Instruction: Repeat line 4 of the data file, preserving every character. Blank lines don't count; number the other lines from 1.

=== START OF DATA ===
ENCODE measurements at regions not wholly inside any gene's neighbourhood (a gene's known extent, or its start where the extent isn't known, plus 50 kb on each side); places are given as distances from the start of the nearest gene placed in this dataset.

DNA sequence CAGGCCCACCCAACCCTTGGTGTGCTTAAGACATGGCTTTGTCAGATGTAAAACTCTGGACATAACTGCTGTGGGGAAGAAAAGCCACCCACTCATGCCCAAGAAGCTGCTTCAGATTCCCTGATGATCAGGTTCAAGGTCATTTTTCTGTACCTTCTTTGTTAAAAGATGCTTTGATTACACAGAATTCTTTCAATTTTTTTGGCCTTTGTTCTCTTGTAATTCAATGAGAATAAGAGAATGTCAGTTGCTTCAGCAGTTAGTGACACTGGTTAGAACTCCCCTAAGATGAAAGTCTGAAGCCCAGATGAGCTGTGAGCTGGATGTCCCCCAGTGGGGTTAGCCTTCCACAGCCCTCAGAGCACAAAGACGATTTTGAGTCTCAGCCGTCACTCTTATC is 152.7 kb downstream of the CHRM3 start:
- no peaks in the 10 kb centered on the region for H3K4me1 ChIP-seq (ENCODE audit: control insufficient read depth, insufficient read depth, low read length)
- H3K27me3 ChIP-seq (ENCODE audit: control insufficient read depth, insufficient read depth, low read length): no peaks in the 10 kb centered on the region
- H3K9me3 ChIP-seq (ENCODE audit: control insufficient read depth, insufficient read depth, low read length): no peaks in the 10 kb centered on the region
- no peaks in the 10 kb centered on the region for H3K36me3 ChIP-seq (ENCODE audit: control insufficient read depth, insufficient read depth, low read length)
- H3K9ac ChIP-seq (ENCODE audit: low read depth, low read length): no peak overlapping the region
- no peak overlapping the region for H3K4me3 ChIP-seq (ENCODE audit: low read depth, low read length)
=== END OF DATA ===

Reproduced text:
- H3K27me3 ChIP-seq (ENCODE audit: control insufficient read depth, insufficient read depth, low read length): no peaks in the 10 kb centered on the region